Digital Realty chucks $8.4bn at Interxion for colocation mega-merger

Acquisition cracks Europe for US data centre giant

US data centre biz Digital Realty is proposing a takeover of Dutch colocation flogger Interxion for an eye-popping $8.4bn.

The move comes 22 months after Digital Realty's $7.6bn all-stock deal to snaffle DuPont Fabros in late 2017 – one of the fattest data centre buys that year – and around 11 months since the slurp of Brazil-based bit barn biz Ascenty for $2.25bn.

The latest proposal will be a boost for Digital Realty's capacity in Europe, where it currently has a presence in four cities. Interxion will add 13 cities to this list, and take the local operation to anticipated revenue of $1.1bn, behind the biggest player in the continent, Equinix at $1.8bn.

Interxion shareholders will get 0.7067 Digital Realty shares for each stock they own. The purchase values Interxion shares at $93.48 a piece, considerably higher than yesterday's price of $88.67.

Bill Stein, Digital Realty CEO, said in a call with analysts that it needs a Gatling-gun approach to data centres, "covering the full product spectrum, from small footprint cage and cabinet environments, all the way up to multi-megawatt dedicated hyperscale facilities on a truly global basis".

He is expecting big things of the European operation: "The rapid expansion of cloud and content platforms is driving significant data center demand across Europe. However, within the platform segment, there are significant differences in terms of maturity of adoption across Europe. Even the most technology-centric European countries are 18 to 24 months behind the US, followed by a varying degree of maturity across the European continent."

The Dutch and American firms claim to have heavy capital-intensive investments lined up, with $400m to be ploughed into data centre construction.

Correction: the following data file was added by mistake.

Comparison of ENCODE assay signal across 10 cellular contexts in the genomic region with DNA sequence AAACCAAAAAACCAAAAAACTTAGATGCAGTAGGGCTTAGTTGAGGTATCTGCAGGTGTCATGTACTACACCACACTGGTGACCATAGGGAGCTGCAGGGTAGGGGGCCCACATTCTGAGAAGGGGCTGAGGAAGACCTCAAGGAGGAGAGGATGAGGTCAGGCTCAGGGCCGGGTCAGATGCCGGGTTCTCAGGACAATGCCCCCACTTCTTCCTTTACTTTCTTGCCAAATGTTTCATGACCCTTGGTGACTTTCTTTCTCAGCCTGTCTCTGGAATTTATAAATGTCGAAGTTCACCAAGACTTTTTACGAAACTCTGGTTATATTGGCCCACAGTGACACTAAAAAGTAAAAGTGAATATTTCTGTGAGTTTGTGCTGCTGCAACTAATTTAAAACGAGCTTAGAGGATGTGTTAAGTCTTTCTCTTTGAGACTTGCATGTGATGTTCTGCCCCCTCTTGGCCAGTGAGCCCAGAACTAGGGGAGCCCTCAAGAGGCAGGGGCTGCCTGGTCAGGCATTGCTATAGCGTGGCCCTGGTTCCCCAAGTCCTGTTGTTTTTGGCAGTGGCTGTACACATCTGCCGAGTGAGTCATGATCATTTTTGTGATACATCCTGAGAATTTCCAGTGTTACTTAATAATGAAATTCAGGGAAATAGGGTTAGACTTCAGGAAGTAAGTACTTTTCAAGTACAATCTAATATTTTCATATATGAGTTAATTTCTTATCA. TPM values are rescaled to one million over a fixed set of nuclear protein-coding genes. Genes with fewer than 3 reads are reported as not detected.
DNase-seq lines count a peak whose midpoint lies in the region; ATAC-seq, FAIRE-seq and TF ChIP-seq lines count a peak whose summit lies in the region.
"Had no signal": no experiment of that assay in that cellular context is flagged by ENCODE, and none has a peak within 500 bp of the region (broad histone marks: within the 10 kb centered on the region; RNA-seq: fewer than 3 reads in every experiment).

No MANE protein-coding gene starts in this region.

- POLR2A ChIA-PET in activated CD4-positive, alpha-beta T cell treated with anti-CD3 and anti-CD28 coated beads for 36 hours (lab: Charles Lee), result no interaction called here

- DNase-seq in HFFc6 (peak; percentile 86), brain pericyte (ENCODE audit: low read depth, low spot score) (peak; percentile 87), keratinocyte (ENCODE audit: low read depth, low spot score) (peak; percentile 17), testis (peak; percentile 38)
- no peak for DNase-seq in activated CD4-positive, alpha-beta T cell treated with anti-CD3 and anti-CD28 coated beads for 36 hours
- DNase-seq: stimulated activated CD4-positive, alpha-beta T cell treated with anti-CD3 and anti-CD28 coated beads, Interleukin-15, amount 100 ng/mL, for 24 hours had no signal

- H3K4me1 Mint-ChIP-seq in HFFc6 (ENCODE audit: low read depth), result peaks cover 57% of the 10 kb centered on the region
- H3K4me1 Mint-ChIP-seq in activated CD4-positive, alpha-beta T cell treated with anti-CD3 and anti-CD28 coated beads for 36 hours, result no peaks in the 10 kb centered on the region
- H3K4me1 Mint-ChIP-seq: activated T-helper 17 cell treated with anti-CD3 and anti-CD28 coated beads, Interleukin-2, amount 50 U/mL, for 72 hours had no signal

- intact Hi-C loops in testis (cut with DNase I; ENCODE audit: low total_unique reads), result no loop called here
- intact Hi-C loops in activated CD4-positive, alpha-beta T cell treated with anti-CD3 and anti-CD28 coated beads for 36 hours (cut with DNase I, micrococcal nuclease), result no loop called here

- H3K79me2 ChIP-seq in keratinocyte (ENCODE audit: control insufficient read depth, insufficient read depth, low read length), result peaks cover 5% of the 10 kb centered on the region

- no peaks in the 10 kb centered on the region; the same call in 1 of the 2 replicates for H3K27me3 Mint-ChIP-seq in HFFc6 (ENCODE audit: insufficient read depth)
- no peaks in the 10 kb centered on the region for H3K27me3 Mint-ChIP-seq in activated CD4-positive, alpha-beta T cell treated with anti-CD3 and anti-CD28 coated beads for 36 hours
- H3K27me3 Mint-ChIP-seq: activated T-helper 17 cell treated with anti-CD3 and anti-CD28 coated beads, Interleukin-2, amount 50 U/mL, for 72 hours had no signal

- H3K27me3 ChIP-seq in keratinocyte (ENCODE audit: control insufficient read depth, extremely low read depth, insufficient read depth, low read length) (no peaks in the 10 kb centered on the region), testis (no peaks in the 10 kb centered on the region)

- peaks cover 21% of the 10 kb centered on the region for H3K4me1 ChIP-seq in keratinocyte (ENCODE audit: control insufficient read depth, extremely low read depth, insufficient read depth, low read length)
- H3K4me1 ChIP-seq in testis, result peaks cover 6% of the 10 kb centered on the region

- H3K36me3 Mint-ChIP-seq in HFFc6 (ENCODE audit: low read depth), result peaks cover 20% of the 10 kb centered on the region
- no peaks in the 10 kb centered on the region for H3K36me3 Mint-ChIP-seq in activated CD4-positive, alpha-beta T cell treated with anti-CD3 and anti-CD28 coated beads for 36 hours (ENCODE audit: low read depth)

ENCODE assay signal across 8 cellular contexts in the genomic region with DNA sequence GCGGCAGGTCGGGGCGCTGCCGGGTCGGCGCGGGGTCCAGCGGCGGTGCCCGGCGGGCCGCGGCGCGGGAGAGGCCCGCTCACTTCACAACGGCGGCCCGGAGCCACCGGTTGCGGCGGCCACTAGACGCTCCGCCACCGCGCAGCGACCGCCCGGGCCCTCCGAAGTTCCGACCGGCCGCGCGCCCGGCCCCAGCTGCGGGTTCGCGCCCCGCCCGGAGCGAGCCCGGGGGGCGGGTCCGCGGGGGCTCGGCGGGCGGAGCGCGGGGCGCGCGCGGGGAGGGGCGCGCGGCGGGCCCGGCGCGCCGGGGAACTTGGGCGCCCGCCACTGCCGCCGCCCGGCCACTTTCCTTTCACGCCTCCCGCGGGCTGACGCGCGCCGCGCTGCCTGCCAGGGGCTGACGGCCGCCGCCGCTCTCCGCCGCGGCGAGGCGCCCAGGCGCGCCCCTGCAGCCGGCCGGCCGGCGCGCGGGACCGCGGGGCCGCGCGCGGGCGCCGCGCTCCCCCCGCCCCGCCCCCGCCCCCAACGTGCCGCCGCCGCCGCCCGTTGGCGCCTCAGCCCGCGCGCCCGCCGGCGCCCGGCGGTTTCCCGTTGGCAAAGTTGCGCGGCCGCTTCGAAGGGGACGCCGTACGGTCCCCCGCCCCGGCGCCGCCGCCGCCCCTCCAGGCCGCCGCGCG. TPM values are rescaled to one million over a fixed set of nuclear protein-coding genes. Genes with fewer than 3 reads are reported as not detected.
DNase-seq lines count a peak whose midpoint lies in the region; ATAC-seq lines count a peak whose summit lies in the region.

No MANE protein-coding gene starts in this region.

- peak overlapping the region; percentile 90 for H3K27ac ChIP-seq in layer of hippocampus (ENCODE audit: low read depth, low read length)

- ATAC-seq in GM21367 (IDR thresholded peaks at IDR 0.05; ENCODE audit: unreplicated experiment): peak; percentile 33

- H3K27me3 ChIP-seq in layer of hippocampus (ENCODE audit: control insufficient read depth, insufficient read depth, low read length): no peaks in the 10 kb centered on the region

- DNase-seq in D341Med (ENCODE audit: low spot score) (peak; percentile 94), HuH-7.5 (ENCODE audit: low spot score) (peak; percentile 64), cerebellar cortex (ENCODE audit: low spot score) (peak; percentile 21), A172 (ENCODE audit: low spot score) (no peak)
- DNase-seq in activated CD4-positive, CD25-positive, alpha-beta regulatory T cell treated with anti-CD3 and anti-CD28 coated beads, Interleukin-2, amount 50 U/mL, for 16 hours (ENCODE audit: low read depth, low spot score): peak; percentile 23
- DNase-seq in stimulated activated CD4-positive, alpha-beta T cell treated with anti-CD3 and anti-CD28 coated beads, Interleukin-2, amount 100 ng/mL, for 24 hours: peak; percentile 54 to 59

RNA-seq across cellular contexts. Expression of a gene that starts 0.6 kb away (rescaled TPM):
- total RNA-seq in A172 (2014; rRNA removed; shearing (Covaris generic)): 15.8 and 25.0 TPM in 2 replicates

Digital Realty has 18 data centres in the US and locations in Australia, China, Japan and Singapore. It also runs three centres in Brazil, and picked up parts of Telecity, which Equinix was forced to sell when the European Commission raised competition concerns.

Aside from the US data centre biz's massive DuPont Fabros deal, Equinix, Cyxtera, Peak 10 and Digital Bridge all bought other suppliers in billion-dollar-plus deals in 2017 and 2018. Combined with Equinix, Digital Realty accounted for more than 50 per cent of the M&A server farm deal value in 2017, according to data from Synergy Research Group.

Interxion is a big data centre player in Europe with over 50 data centres in 13 cities across the continent. Customers include 250 ISPs, all the top content delivery networks and more than 30 mobile network operators.

Digital Realty's Stein will remain at the helm of the combined company while Interxion's CEO, David Ruberg, will run ops in Europe, the Middle East and Africa, which will be branded as Interxion, a Digital Realty company. The new board of directors will have nine seats allocated by Digital Realty and one by Interxion. Digital Realty's chairman, Laurence Chapman, will chair the combined firm.

Ruberg said on the same conference call that he wanted to "assure our teams the process of transitioning from two separate entities into a combined global organisation will be fair, consistent, transparent, recognising the importance of preserving the rich culture and country diversity within the combined businesses".

There are typically winners and losers among the workforce during these tie-ups as the big bosses try to wring out cost savings from duplicated roles or functions. This case might be unique but that seems unlikely.

Digital Realty reported revenue of $806m for Q3 ended 30 September, up 1 per cent on a year earlier, and net profit of $67.5m from $61.3m. Interxion revenues for its Q2 ended 30 June grew 14 per cent to $158.5m, and profit went up to €8.6m from €600,000.

The deal is subject to the usual regulatory and shareholder approval. ®

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